Point, spent the week-end in the
City and was accompanied home
yesterday by Mrs McMurry who
has been visiting relatives here for
Mr and Mrs Everett Houser are
on a camping trip in the mountains
in the western part of the state
Dr Sam Bostick who has been
visiting relatives in the county left
this morning for New York
Mr and Mrs. Thad Ford and fam
ily visited at Lake Junaluska last
week and were accompanied home
by Mrs. Lee Falls, of Winston-Salem !
who w ill visit them for several days, j
Misses Frances Hendrick and El-1
sie Hardin were dinner guests of!
-Miss Janice Green, their former
|school mate, Sunday, at her home!
I at Barked Inn" at Blowing Rock.
Mr. and Mrs. J. D. Eskridge, Mrs. I
G. P. Bostick. Mrs. Thornton Bos
tick. Miss Bertha Bostick and Sam
Bostick spent Thursday at Ridge
crest and heard Dr. Tmett
Mr. and Mrs. A. E. Elmore, Mr.
and Mrs. Clyde Powell and little
j sop Billy, Mr. and Mrs Lawrence
[Turner, Mr, and Mrs. Clem Turner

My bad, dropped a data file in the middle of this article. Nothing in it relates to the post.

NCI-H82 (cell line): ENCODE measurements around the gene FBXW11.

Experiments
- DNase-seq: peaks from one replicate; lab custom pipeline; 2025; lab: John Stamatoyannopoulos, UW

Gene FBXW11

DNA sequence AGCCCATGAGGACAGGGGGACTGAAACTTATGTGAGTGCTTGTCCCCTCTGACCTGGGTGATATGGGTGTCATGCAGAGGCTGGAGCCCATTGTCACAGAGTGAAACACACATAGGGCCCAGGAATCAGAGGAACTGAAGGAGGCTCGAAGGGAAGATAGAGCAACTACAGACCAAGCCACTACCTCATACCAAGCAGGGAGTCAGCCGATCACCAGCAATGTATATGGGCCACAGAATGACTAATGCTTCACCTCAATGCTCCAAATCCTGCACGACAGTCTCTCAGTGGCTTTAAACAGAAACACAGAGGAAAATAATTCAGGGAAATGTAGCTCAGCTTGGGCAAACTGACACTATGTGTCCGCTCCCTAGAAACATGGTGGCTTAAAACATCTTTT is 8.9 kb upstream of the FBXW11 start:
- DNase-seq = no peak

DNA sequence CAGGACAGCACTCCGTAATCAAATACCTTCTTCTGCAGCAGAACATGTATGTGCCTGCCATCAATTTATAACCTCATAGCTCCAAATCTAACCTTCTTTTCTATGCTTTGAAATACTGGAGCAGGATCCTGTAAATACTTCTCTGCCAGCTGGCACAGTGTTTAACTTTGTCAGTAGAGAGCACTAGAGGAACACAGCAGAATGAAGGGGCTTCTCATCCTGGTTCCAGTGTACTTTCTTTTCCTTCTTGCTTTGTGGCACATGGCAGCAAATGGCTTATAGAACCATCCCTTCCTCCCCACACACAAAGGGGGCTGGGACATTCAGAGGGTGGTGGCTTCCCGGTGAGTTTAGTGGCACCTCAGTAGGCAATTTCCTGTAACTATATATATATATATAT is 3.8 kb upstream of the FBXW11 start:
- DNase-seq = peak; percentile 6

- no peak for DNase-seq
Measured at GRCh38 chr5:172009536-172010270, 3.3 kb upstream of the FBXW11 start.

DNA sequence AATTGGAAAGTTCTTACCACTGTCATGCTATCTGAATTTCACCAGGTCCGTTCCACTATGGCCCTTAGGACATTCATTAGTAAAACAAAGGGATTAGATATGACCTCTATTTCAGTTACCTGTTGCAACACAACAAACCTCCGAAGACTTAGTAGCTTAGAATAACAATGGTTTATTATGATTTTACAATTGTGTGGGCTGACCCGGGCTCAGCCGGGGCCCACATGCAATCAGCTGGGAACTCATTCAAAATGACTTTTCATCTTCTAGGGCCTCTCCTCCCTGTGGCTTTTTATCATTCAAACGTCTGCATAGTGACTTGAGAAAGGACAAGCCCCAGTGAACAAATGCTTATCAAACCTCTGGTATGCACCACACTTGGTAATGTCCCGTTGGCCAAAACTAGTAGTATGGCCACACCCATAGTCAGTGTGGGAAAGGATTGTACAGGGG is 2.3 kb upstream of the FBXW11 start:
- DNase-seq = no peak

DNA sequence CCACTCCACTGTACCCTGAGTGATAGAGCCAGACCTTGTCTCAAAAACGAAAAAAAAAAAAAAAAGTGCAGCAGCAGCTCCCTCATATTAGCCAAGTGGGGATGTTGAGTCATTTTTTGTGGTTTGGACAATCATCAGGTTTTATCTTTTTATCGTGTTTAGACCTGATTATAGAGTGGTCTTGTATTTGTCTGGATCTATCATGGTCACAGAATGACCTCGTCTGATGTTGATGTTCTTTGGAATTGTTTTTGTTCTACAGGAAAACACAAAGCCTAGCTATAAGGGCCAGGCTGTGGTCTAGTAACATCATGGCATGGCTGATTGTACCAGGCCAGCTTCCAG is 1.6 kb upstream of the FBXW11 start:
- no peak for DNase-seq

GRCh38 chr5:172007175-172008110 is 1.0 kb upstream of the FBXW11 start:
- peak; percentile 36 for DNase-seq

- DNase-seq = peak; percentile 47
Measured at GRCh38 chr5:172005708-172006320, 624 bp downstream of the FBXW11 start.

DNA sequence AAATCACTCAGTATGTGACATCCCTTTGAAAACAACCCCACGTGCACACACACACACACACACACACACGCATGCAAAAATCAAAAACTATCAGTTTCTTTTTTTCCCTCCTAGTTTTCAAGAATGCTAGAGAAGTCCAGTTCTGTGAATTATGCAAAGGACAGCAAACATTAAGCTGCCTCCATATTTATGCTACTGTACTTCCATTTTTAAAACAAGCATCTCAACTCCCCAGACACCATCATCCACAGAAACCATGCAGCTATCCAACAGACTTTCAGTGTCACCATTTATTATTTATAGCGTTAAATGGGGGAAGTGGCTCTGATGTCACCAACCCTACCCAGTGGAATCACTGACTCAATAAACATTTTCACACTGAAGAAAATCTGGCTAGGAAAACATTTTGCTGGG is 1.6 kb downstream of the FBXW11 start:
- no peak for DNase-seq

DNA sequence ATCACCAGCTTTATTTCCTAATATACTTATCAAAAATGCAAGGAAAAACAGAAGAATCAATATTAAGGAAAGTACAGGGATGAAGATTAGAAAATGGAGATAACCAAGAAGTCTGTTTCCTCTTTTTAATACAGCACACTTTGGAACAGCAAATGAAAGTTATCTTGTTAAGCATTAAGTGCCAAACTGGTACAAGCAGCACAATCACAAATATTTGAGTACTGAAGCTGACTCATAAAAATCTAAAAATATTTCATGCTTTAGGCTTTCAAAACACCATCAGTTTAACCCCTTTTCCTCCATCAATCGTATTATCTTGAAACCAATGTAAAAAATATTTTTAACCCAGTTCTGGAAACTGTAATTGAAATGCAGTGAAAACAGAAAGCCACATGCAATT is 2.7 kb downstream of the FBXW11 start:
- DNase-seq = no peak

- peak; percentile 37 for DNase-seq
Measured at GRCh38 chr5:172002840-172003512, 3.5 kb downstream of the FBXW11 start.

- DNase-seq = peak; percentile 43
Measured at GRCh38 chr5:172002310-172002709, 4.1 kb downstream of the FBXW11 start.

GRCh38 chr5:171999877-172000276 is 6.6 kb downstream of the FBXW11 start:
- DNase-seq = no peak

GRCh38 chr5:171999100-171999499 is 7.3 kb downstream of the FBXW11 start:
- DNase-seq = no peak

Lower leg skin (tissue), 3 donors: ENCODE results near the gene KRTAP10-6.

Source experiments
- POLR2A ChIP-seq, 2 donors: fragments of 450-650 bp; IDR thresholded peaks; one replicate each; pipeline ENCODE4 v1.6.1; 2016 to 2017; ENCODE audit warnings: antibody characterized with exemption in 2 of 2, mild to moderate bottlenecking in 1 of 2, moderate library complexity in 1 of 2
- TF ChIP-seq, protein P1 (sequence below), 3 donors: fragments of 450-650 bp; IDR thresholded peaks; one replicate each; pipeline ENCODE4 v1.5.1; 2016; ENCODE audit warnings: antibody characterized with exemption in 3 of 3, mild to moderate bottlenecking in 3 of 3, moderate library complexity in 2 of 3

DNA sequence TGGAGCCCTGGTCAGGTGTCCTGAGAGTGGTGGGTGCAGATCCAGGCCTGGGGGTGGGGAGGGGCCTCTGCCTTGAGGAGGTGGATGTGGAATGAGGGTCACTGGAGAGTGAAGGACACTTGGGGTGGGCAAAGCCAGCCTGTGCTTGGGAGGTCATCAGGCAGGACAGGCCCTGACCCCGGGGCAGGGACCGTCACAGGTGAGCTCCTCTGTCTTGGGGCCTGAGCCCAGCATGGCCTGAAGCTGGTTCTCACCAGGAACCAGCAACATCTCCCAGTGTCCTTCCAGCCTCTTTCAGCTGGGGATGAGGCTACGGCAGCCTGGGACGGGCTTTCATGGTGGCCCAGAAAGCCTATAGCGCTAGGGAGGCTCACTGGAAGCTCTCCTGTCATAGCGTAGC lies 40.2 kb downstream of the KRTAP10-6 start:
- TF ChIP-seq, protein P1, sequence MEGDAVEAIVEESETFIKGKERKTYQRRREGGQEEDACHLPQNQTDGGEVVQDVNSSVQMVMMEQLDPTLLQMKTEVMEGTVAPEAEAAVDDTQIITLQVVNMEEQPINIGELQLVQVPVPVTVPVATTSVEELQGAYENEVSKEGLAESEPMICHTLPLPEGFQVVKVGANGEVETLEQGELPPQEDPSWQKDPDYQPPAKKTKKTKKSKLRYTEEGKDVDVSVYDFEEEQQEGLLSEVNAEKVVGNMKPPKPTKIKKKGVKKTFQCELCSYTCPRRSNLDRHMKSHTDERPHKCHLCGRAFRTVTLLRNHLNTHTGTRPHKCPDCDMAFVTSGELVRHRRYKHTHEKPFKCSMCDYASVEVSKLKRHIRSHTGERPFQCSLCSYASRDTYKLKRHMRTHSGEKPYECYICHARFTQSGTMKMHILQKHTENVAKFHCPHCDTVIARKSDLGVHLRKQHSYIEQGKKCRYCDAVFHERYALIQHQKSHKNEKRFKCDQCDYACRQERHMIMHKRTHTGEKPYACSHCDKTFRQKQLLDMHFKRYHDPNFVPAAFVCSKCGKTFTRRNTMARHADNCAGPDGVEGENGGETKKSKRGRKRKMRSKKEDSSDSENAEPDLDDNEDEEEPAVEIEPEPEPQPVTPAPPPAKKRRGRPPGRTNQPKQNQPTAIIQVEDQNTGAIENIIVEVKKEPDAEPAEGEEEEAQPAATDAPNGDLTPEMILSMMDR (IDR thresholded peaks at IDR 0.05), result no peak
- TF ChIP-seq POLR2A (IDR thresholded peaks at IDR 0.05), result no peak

and Mr. and Mrs. Tommy Bum
gardner and daughter, Vera Lee,
left Sunday for Carolina and
Mr. and Mr.'. Chas, Wells and
little daughters. Misses Helen and
Luetic. are visiting Hr. and M.s.
Marvin Wells at Middleburg.
Mr and Mrs. Wilbur Lutz and
Mr and Mrs Roscoe Dixon and
little son, Paul, spent the past week I
at Wilinmglon and Carolina Beach
returning bv the way of Raleigh.
Or and Mrs, D M. Morrison re- j
turned last week from a week's visit i
it the Carolina Beach,
Mrs. Cline Lackey of Gaffney was
lie week-end guest of Mr. and Mrs
I L. Lackey.
Miss Willie Hoyle who has been
spending two weeks with her sis
ter. Mrs M C Ramsey at Harts
villc, S C returned home Friday.
Eugene Hoyle. who sailed last
September on the cruiser Raleigh
and has been at different points on
I he coast of Africa and other Eu
ropean coasts will dock at Hampton
Roads. August 30 and is expected to
arrive in Shelby soon after landing.